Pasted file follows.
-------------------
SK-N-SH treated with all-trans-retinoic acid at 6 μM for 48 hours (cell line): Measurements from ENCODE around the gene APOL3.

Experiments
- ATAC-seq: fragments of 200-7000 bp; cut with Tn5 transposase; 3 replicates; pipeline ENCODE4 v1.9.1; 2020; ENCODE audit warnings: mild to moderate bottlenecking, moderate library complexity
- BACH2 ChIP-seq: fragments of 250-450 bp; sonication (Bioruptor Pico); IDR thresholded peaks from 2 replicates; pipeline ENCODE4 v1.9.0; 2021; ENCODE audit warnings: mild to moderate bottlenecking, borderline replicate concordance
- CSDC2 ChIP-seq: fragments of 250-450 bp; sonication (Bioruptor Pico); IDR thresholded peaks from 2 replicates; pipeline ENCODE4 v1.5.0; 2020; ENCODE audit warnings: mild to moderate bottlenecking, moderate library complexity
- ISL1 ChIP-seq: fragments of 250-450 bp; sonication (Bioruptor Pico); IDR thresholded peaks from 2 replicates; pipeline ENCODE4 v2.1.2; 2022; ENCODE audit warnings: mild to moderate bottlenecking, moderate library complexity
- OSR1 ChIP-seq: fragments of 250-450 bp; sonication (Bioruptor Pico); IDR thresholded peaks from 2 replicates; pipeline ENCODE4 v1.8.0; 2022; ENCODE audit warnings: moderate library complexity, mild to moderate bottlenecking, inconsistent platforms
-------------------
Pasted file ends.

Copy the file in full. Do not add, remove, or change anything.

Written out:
SK-N-SH treated with all-trans-retinoic acid at 6 μM for 48 hours (cell line): Measurements from ENCODE around the gene APOL3.

Experiments
- ATAC-seq: fragments of 200-7000 bp; cut with Tn5 transposase; 3 replicates; pipeline ENCODE4 v1.9.1; 2020; ENCODE audit warnings: mild to moderate bottlenecking, moderate library complexity
- BACH2 ChIP-seq: fragments of 250-450 bp; sonication (Bioruptor Pico); IDR thresholded peaks from 2 replicates; pipeline ENCODE4 v1.9.0; 2021; ENCODE audit warnings: mild to moderate bottlenecking, borderline replicate concordance
- CSDC2 ChIP-seq: fragments of 250-450 bp; sonication (Bioruptor Pico); IDR thresholded peaks from 2 replicates; pipeline ENCODE4 v1.5.0; 2020; ENCODE audit warnings: mild to moderate bottlenecking, moderate library complexity
- ISL1 ChIP-seq: fragments of 250-450 bp; sonication (Bioruptor Pico); IDR thresholded peaks from 2 replicates; pipeline ENCODE4 v2.1.2; 2022; ENCODE audit warnings: mild to moderate bottlenecking, moderate library complexity
- OSR1 ChIP-seq: fragments of 250-450 bp; sonication (Bioruptor Pico); IDR thresholded peaks from 2 replicates; pipeline ENCODE4 v1.8.0; 2022; ENCODE audit warnings: moderate library complexity, mild to moderate bottlenecking, inconsistent platforms